American Chris Bangle had left Fiat before the Coupé's launch, but still regards the car he created with affection

The car that broke the mould...

As the UK press got to hear about Fiat’s first coupé for a decade, the word filtered out that this was a car to break the mould. Since the late eighties, Fiat’s fortunes had been in decline, compounded by poor sales and after-sales reputation. In spite of European successes with the Panda, Uno and Tipo, durability and residual value remained an issue.

There is no doubting, however, that Fiat had an impressive record in innovation and risk taking. When the Coupé Fiat was first announced in 1993 it would follow such sporting classics as the Fiat 124 coupé, the Spider and the X1/9. Under Fiat boss Paolo Cantarella the brief to the designers was clear: break the mould.

The Coupé was a creation of several design minds, chiefly the American Chris Bangle who would subsequently court controversy with his designs for BMW. Originally the Italian design house Pininfarina was given the brief but ended up designing the interior and later assembled the car at their factory in Grugliasco and tested it at their plant in San Giorgio Canavese, north of Turin, producing some 80 vehicles a day.

The car’s shell and exterior features were the work of Fiat’s own in-house team Centro Stile under chief designer Nevio de Giusto and another American, Technical Director Peter Davis.

Fiat’s designers purposefully used historical cues to inspire the Coupé. Although the resulting car would often bewilder press and public - sometimes reflecting the terms awe and awful in the same breath - these design touches made the car something special and certainly one that couldn’t be ignored.

The cast-alloy petrol cap paid homage to the car’s heritage and the Fiat corporate sporting values, the round rear lights evocative of a Ferrari. The front snout of the car when viewed from a low angle, also bears relation to a previous Fiat sports, the Dino. The curvaceous polycarbonate headlamps were a deft touch. When Fiat’s design chief was asked how they would be washed he replied 'con amore'. Bangle also supplied the 'eyelash' wheel arch slashes which remained from prototype to production albeit in modified form.

Pininfarina's daring and retro cabin design was implemented in the final version


The Coupé’s cabin, with its centre-stage Pininfarina logo, was gloriously retro with a strip of body colour metal on the dash, circular dials, and - as an option - sumptuous leather seating.

Performance-wise, the Fiat engineers tweaked a basic Tipo platform and the classic Delta Integrale engine, to derive 190 bhp from the 16v Turbo which also had Viscodrive traction control for improved corner handling. The proven Integrale workhorse was replaced in 1996 by a newly designed 2 litre, 5 cylinder engine so that the Turbo version developed 220 bhp and 0-60 in 6.5 seconds. This was the fastest-ever production Fiat.

Successive press writers marvelled at the Coupé, not least its striking looks and superb handling, and in many reviews - pitched against the more established competition such as Hyundai, Honda and Toyota - it came off a resounding winner.

So what happened to it? In spite of great press and healthy sales, (voted 'What Car?' Coupé of the year for two years running) the Coupé Fiat would always ever be a niche vehicle pitched to a niche market. The car was hand-built at the Pininfarina plant at a rate of 80 per day, with an unofficial total output of 70,000 over a seven year period, half of which were destined for the Italian market. The car was upgraded during its life - including the introduction of a brand new engine and latterly a limited edition version - but production finally ended in June 2000.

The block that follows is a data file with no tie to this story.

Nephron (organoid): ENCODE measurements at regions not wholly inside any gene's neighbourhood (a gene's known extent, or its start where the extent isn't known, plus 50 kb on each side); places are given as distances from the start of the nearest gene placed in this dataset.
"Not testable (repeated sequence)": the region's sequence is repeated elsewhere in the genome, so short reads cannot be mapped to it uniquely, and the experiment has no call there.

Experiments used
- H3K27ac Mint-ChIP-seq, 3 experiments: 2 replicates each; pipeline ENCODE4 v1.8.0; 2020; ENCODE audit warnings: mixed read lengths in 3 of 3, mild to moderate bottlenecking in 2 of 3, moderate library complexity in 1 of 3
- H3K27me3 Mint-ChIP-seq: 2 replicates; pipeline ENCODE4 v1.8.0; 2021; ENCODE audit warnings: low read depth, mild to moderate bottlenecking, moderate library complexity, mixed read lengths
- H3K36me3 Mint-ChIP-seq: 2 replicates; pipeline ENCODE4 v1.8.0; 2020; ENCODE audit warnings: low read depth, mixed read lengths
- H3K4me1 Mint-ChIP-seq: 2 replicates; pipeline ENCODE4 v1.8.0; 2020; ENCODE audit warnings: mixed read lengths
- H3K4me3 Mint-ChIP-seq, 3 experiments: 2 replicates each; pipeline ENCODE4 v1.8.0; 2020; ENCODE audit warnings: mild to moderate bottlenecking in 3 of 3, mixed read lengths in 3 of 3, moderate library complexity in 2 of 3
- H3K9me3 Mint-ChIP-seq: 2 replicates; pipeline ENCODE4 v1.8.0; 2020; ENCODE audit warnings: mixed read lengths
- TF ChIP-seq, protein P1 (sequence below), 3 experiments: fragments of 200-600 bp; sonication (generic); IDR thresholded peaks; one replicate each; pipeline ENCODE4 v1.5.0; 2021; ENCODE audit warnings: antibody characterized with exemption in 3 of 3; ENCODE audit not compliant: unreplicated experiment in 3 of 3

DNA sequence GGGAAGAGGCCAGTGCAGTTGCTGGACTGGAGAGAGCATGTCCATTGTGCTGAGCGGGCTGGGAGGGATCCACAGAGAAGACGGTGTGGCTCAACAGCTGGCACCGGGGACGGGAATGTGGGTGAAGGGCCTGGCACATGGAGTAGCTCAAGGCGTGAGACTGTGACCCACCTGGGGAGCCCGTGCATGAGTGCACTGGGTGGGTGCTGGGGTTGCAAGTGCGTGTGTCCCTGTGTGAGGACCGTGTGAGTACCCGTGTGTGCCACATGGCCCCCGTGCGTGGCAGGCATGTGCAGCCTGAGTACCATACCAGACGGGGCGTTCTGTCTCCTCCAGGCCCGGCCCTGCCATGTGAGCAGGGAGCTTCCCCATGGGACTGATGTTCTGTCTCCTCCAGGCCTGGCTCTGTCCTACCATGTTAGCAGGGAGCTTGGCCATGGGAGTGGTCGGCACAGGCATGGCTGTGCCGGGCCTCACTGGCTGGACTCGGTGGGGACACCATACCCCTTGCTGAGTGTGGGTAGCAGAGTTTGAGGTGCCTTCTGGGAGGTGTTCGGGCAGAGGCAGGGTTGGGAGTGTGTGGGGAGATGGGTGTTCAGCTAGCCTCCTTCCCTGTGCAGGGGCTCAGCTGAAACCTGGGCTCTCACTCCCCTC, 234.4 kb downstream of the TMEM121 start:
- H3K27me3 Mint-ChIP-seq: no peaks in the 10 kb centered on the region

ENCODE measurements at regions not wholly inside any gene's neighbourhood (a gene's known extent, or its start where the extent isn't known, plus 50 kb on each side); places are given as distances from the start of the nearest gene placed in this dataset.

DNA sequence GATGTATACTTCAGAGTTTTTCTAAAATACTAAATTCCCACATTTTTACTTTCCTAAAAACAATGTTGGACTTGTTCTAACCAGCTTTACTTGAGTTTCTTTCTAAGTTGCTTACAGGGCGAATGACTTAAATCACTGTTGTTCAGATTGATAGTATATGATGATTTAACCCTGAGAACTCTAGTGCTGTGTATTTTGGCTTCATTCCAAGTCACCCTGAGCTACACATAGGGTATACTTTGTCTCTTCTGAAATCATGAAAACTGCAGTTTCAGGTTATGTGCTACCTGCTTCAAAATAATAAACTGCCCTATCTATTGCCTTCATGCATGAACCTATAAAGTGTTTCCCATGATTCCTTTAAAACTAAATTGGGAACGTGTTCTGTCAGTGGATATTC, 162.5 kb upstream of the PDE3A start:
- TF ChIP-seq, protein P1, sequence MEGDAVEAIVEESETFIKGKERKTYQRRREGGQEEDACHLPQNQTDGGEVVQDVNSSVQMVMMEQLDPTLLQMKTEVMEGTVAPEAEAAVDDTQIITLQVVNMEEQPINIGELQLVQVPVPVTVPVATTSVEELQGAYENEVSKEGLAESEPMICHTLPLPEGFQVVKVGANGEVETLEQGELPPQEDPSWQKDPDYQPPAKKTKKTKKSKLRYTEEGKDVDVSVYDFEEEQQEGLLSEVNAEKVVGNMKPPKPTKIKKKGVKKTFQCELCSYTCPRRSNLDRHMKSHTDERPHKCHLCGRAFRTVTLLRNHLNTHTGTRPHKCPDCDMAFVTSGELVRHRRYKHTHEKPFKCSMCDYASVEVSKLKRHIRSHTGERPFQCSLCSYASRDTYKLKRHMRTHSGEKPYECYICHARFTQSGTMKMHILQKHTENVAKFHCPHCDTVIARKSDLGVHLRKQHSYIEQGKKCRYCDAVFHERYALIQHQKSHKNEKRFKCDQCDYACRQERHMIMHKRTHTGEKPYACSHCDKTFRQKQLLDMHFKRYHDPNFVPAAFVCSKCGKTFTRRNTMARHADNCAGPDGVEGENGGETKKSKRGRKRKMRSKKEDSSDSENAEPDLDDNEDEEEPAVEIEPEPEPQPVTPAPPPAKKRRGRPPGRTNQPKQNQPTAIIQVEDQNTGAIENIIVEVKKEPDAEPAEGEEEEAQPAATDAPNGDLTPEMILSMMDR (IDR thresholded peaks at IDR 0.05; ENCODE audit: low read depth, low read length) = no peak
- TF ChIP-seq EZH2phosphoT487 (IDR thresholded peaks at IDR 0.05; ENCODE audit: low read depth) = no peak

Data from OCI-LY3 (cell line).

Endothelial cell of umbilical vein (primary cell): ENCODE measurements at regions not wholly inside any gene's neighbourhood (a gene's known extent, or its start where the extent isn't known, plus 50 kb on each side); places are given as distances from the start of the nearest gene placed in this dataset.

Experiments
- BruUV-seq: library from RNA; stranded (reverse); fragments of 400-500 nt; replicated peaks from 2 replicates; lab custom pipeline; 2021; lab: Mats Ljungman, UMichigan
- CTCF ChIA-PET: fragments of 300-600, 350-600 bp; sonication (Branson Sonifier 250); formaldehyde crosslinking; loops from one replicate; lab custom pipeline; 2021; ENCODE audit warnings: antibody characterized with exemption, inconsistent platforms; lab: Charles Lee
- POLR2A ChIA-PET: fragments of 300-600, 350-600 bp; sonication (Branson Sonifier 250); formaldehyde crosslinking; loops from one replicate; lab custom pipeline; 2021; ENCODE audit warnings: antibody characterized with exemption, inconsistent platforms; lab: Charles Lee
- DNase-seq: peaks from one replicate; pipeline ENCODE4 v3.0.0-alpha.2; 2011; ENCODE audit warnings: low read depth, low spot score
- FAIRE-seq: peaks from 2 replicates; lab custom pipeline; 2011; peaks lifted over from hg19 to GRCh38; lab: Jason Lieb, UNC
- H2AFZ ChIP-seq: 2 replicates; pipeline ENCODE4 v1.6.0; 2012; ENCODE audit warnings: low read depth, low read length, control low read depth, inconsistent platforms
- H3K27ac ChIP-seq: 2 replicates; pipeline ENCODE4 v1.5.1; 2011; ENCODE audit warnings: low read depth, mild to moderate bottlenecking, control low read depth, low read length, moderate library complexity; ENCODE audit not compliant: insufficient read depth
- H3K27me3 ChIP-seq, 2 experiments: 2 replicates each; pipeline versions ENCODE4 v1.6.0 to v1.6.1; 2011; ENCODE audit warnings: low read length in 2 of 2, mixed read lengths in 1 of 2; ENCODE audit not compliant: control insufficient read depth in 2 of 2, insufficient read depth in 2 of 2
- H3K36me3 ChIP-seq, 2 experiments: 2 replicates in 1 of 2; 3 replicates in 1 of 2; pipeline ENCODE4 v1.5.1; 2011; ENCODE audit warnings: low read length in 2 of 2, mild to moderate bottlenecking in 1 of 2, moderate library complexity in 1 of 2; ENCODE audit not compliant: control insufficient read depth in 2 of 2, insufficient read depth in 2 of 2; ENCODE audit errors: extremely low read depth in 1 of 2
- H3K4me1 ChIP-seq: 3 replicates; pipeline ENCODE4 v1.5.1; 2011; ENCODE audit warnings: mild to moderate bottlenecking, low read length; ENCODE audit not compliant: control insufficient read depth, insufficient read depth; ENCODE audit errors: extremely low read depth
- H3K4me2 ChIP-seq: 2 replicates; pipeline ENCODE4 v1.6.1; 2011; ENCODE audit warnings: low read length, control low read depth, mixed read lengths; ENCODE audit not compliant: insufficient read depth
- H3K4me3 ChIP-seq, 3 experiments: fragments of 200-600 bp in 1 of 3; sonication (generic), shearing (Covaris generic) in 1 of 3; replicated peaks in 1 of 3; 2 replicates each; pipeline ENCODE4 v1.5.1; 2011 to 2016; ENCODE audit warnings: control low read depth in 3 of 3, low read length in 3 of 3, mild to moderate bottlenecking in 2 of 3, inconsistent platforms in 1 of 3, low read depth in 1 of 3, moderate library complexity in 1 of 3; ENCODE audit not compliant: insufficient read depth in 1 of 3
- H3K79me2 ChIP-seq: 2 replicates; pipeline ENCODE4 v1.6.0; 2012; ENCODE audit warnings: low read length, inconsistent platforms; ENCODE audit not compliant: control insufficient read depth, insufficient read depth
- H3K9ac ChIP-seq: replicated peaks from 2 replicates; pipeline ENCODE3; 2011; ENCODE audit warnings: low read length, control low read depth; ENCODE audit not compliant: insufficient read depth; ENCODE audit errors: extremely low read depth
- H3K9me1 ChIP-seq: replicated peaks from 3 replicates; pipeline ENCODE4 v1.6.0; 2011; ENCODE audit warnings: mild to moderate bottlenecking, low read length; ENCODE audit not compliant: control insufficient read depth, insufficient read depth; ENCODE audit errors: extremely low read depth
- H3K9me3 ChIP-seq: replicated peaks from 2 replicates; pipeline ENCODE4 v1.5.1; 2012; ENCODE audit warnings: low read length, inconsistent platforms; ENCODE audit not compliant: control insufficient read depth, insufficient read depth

Luckily if you own one you are still able to acquire parts for repairs. You can find parts for your Fiat Coupe online and have them shipped directly to your home.


Fiat publicity photo, 1994

The first sporty Fiat for a decade but following a proud tradition


The Coupé demonstrated what can happen when a company under dynamic leadership and inspired designers is prepared to take risks. It was not a car straight off the CAD system - its concept car-looks defying economic and corporate logic - and for a time it rejuvenated the Fiat marque in the mid-1990s. Some owners removed the rear Fiat badging, so that the only visual clue were the corporate five bars on the bonnet. But this misses the point. The car is proudly Fiat and, for anyone familiar with the maker’s vehicles, upholds the brand characteristics of 'fun, sporty to drive, and bags of Italian brio'. The Coupé, however, for a brief period gave owners the possibility of something else: better build quality, superlative performance, brazen show-car styling and keen pricing.

Rumours of a coupé successor circulated the Internet for a time but in 2003 it appeared that the Alfa Romeo brand now carried the torch for Fiat group sporting values. Fiat’s own development and fortunes hinged on new life for its small car specialism: enter the new Panda and - in 2007 - the new Fiat 500.

Maybe in the future, just as in 1989-90, a combination of design brilliance and management dynamics will meet again to forge the next, exciting, mould-breaking Coupé Fiat?


Publicity shot included in UK launch press pack (June 1995)

The 1990 prototype had no boot, but dominant wheel arch detail.

Centro Stile's top designers Nevio di Giusto (right) and Peter Davis

Production line - Fiat Coupe

The launch colour was Broom Yellow, joined by Speed Red, and three metallics, Chamonix Green, Blue and Black. Air conditioning, sun roof and leather interior were options.

The 2.0 20v coupe sported a high level brake light and new grille and a range of new colours, including Sprint Blue (on the turbo version only), and five new metallics: portofino blue, dark red, steel grey, scots green and ink black.

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